Any contract may be terminated early for a number of reasons instead of continuing for its expected life. A typical classification of reasons for early termination is listed below.
Termination for convenience (or "unilateral termination”).
The government will always reserve the right to terminate the contract early, on the basis of public interest.
Termination for default by the public partner.
Some contracts specifically regulate the right of the private partner to terminate the contract for default by the public partner and claim for all costs incurred including opportunity costs. This right may be triggered if the procuring authority materially breaches its obligations (for example, there is an unusual and material delay in payments),
Termination for force majeure.
This may cover either the strict legal definition of force majeure (if there is one in the respective legislation), or other events or situations close to the general concept of force majeure, that is, events of extraordinary impact and/or of a clearly unforeseeable nature.
When the impact of a force majeure event is significant and has lasted for a defined period of time (typically 6 or 12 months), either party may terminate the contract unless specific agreement is reached.
Termination for default of the private partner.
As noted, the procuring authority will have the right to terminate the contract when the private partner is in default. For instance, seriously breaching its essential obligations including persistent breaches — usually only after granting the private partner an opportunity to remedy and rectify the situation (this is regarded as good practice).
When the default is due to a lack of responsiveness of a sub-contractor or sub-contractor insolvency, it is good practice to allow the private partner to replace the sub-contractor.
The default may also be due to insolvency of the private partner. When the project company is not able to service its debt, the lenders may decide to accelerate the loan and the company will enter into insolvency. In such cases, rather than terminating the contract, it may be possible for the government to let the lenders and the company renegotiate the debt or let the lenders step in ( that is, take control of the project, allowing them to try to rectify the default, potentially by bringing in a different contractor to restore normal performance).
It should be noted that in termination scenarios, it is not uncommon in civil law countries for the law to provide the right to the termination compensation and for the contract to refer to the respective law. In this context, the termination compensation should be described in clear terms in the contract.
It is not just good practice, but essential that the contract provides the private partner with significant protection (if not full protection) in the case of termination for convenience (unilateral termination), public partner default, and force majeure terminations. In addition, in the case of termination for private partner default, while the equity holders should bear a substantial burden of the default, the contract should still provide the right to receive compensation. This is to avoid the public partner getting a benefit beyond the implicit or explicit cost (damages and losses) suffered as a result of the default, which would also (perversely) incentivize the public partner to terminate the contract. Also, it must be remembered that a high degree of clarity and certain protection is paramount for the bankability of the project (Gide 2015).
The following describes the most relevant issues and considerations in defining the approach to calculating compensation sums in each scenario.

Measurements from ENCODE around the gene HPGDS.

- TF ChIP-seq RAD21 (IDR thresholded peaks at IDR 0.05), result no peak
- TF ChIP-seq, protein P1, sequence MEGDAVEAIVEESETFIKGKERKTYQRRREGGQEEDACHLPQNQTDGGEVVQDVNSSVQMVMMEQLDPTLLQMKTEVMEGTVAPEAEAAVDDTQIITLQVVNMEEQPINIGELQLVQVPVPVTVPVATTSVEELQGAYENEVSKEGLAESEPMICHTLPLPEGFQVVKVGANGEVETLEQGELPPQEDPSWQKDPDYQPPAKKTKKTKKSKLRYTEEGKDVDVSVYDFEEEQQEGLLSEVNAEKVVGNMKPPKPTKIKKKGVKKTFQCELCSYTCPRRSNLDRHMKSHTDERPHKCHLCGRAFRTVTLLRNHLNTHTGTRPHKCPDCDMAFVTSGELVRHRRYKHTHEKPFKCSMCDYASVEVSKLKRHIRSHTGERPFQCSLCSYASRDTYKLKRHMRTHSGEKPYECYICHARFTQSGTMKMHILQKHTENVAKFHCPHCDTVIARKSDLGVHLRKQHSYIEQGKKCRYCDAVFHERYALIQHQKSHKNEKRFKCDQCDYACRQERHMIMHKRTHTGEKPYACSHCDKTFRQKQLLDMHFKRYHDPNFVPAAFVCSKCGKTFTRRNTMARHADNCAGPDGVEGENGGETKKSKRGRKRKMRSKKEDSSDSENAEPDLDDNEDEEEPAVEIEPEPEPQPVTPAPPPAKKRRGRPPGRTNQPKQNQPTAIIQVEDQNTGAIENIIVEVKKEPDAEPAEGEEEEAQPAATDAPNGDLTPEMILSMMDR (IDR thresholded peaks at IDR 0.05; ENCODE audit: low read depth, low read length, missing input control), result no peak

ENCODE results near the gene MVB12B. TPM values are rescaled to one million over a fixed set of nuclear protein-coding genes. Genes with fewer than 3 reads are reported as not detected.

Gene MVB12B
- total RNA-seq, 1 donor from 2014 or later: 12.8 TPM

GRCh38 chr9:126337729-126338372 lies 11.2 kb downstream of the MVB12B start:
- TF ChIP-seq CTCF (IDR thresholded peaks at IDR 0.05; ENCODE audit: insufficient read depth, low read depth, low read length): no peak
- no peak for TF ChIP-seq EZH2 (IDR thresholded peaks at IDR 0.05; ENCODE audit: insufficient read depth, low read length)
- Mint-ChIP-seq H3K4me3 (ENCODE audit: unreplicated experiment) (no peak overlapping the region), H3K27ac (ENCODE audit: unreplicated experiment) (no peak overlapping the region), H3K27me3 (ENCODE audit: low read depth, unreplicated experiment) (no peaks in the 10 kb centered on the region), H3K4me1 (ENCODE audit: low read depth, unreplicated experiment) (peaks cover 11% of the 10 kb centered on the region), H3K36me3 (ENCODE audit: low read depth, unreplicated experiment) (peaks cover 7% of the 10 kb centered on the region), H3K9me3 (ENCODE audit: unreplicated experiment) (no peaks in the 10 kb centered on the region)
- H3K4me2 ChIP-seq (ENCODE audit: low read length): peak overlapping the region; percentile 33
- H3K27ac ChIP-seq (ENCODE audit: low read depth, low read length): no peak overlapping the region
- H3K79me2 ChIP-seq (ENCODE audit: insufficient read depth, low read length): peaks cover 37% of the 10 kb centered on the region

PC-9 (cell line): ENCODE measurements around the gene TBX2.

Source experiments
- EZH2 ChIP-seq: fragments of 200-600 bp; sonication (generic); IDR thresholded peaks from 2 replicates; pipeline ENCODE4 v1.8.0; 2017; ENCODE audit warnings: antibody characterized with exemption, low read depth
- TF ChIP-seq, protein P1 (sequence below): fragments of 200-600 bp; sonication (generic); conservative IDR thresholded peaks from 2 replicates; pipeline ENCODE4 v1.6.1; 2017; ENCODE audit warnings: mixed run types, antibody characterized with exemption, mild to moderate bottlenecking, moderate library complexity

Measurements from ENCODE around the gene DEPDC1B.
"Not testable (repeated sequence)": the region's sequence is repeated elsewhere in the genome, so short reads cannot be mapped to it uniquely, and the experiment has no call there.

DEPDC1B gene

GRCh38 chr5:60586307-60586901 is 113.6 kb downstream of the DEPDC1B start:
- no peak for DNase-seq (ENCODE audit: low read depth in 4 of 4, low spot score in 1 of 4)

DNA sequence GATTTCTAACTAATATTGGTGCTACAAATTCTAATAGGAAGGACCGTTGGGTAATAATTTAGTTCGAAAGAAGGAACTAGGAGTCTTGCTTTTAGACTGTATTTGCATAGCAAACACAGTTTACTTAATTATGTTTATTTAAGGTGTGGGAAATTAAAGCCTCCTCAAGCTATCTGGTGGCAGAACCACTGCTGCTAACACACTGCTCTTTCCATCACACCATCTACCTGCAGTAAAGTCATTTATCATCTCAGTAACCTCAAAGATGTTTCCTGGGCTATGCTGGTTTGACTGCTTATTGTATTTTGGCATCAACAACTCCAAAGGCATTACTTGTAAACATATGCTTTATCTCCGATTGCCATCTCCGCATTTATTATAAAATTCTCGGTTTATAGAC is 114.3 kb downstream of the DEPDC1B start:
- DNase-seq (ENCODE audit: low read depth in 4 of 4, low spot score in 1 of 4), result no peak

1) Termination for convenience: The contract should grant to the private partner the right to be compensated in full. It should recover all funds invested (outstanding equity which is the invested equity minus all distributions received to the date of termination), and be covered against the costs of breaking its contracts with third parties (that is, the amount should compensate for outstanding debt, financial debt breakage costs, other contract and sub-contract breakage costs, and demobilization costs). It should also include a sum to compensate for the opportunity costs of the equity investment.
The incorporation of the opportunity costs or the cost of capital for the private investors may be handled through different methods.
- Including a payment in addition to the payments for all the factors described before. This allows the private partner to recover all equity invested plus a return that provides the equity IRR originally expected (to be calculated on the basis of the original financial base case agreed originally by the parties). This gives the private partner protection against being penalized through the termination for convenience payment for past poor performance. However, it also involves a downside risk for the private partner because potential good or over-performance of the project is not rewarded.
- The same as above, but providing a return (that is, obtaining equity IRR) equal to the expected IRR considering the current and projected performance of the project (calculated on the basis of an updated base case). Alternatively, it can involve basing the calculations on an estimation of the market value of the equity (the latter being a more complicated calculation) by means of discounting the projected cash flows or through other methods, for example, applying multiples from similar transactions). This would minimize the risk of the private partner being under-rewarded in over-performance situations, but it creates the unfair downside risk identified above in respect of past under-performance.
The payment on termination for public partner default is often calculated on the same basis.
2) Termination due to force majeure or similar situations: It is generally considered that the risk of force majeure should be shared to some extent between the two parties. It is regarded as good practice that the contract grants the private partner the right to recover all investments in full (that is, outstanding debt, all contract breakage costs, and outstanding equity so as to result in an IRR equal to zero). Some countries/contracts also recognize the right to a positive equity IRR at a pre-agreed rate, usually to obtain a close to 0 percent equity IRR in real terms (for example, a 2 percent equity IRR).